Dunham quickly became heavily involved with the Oklahoma Women's Suffrage Association. The Oklahoma Women's Suffrage Association began in 1890 when the Woman's Christian Temperance Union (WTCU) started. The women within the WTCU decided to join forces with the women in NAWSA. They began organizing clubs and meetings in different towns and made Guthrie, OK the association's headquarters. She was listed as an officer, though her exact position is unknown. As part of her involvement, Dunham, with the help of her daughter Junia, helped organize parlor meetings and led round table discussions for members and friends of the club.
Just four years after the fight for women's suffrage was won, Mrs. Dunham passed away on January 19th, 1924. Nevertheless, her work made an impact on her daughter Junia, who followed in her mother's footsteps in the fight for women's rights. Mrs. Dunham seemed to have a great impact on her town, as she was known to several newspapers as the "Mother of Oklahoma City" It is probable that she was well known in the area, as a 1949 article of the Oklahoman recalled her passing 25 years later.
Certificate of Marriage, Manly Dunham to Julia Saunders, 22 Feb 1866, Union City, Branch, Michigan. Film No. 000930797.
Year: 1900; Census Place: Oklahoma, Oklahoma, Oklahoma; Page: 5; Enumeration District: 0168; FHL microfilm: 1241340
Year: 1870; Census Place: Batavia, Branch, Michigan; Roll: M593_665; Page: 24A; Family History Library Film: 552164
Her children and their birth years are as following: Myrtle (1867): Kansas State Historical Society; Topeka, Kansas; 1885 Kansas Territory Census; Roll: KS1885_83; Line: 29, Arthur (1870): Kansas State Historical Society; Topeka, Kansas; 1885 Kansas Territory Census; Roll: KS1885_83; Line: 30, Gar (1871):Ibid, Lulu (1873), Pepe (1874): Ibid, Junia (1880): Year: 1900; Census Place: Oklahoma, Oklahoma, Oklahoma; Page: 6; Enumeration District: 0168; FHL microfilm: 1241340, J. Van: Kansas State Historical Society; Topeka, Kansas; 1885 Kansas Territory Census; Roll: KS1885_83; Line: 29 and one additional child who eludes record.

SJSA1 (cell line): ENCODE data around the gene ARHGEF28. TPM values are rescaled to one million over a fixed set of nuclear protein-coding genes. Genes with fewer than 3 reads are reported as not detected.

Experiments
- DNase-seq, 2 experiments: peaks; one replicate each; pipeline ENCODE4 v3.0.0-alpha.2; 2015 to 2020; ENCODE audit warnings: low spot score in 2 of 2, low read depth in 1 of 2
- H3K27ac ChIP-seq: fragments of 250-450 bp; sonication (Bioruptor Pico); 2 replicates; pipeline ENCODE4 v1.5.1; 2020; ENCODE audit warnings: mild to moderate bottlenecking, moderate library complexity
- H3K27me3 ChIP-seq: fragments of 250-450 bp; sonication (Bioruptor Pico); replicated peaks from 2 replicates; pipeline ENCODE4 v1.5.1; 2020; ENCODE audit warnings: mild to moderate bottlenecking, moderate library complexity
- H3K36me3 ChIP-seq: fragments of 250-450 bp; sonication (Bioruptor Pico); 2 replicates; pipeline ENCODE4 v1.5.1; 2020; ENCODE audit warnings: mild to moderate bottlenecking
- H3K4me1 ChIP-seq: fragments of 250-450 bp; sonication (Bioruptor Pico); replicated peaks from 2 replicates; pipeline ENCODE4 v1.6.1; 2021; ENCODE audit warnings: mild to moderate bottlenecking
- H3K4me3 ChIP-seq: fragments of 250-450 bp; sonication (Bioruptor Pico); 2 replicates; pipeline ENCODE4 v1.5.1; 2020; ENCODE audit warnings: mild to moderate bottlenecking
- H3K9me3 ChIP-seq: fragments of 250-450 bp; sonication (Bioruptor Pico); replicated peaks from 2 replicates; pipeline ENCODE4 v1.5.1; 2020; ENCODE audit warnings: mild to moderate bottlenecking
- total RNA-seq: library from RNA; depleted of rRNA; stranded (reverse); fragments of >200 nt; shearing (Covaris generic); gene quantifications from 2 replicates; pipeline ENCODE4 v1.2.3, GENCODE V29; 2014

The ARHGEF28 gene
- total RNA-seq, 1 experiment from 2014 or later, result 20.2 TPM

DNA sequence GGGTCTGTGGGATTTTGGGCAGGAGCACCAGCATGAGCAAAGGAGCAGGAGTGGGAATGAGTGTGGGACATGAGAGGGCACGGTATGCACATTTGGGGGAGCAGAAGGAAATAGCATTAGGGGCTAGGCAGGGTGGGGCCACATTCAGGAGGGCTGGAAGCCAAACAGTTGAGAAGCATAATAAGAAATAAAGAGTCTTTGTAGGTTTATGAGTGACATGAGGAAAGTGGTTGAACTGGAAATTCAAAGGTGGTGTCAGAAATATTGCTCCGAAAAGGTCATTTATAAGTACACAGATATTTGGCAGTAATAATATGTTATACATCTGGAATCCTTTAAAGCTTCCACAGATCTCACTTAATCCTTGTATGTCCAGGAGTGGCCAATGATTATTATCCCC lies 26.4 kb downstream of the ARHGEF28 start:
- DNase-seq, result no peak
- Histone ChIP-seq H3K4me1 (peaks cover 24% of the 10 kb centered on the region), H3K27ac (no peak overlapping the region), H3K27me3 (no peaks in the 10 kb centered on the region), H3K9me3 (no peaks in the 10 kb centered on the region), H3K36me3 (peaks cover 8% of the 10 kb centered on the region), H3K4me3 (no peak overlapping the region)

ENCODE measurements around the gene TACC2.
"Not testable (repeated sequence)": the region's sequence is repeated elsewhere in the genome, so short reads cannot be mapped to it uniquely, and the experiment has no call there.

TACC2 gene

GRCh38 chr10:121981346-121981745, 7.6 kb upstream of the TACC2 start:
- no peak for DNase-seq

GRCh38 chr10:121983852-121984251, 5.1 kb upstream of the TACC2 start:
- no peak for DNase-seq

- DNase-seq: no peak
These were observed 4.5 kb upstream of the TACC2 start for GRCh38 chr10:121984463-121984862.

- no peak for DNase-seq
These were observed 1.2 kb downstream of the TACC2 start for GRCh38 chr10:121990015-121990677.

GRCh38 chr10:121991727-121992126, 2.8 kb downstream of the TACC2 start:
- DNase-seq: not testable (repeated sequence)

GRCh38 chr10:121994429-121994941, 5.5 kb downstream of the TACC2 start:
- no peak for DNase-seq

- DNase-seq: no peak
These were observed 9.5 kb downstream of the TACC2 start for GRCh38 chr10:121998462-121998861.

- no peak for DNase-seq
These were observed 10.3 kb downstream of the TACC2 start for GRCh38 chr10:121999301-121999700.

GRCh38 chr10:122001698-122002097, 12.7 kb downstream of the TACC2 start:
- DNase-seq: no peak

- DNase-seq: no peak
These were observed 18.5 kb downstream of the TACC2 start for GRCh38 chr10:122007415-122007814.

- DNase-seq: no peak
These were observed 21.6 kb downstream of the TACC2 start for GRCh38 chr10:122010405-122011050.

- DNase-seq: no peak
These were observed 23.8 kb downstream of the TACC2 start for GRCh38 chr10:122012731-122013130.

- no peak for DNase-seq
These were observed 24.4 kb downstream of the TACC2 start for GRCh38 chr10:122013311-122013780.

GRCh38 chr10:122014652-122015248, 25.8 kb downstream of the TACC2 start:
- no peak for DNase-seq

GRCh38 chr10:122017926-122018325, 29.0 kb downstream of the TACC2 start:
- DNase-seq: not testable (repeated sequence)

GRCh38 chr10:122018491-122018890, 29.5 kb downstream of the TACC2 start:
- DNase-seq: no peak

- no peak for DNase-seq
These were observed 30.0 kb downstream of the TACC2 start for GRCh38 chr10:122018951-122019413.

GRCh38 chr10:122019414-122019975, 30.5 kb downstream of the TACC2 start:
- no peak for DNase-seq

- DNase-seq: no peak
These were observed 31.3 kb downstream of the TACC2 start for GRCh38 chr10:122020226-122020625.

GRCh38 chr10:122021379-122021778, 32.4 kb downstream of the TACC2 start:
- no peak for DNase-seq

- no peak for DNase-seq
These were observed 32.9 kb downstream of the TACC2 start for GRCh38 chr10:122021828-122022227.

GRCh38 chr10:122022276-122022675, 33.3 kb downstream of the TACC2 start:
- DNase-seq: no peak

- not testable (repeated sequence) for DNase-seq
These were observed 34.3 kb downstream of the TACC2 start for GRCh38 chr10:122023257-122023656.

"Vanguards of Liberty," Industrial Democrat (Oklahoma City, OK,. Feb. 26, 1910
Year: 1900; Census Place: Center, Benton, Indiana; Page: 6; Enumeration District: 0003; FHL microfilm 1240360
Ira D. Mullinax, "Woman Suffrage in Oklahoma," Sturm's Oklahoma Magazine 11 (November 1910).
Bill Corbett, "Suffrage Amendment," The Encyclopedia of Oklahoma History and Culture, https://www.okhistory.org/publications/enc/entry.php?entry=SU002.
"Oklahoma Suffragettes to Invoke Referendum" 05/24/1909
Tally D. Fugate, "Oklahoma Woman's Suffrage Association," The Encyclopedia of Oklahoma History and Culture, https://www.okhistory.org/publications/enc/entry.php?entry=OK089.
The History of Woman Suffrage, Volume VI, Part 14. [LINK]
Susie E. Boles, "News in Society," Oklahoma City Daily Pointer (Oklahoma City, OK), May 26, 1910.
Certificate of Death: Julia Dunham. Filed: 22 Jan 1924. State of Oklahoma, Oklahoma State Board of Health, Bureau of Vital Statistics. File No. 17597. Informant: A.W. Dunham, Galveston, TX.
"Vanguards of Liberty," Industrial Democrat (Oklahoma City, OK,. Feb. 26, 1910.
Good Morning, 25 Years Ago" Oklahoman. (Oklahoma City, OK), January 19, 1949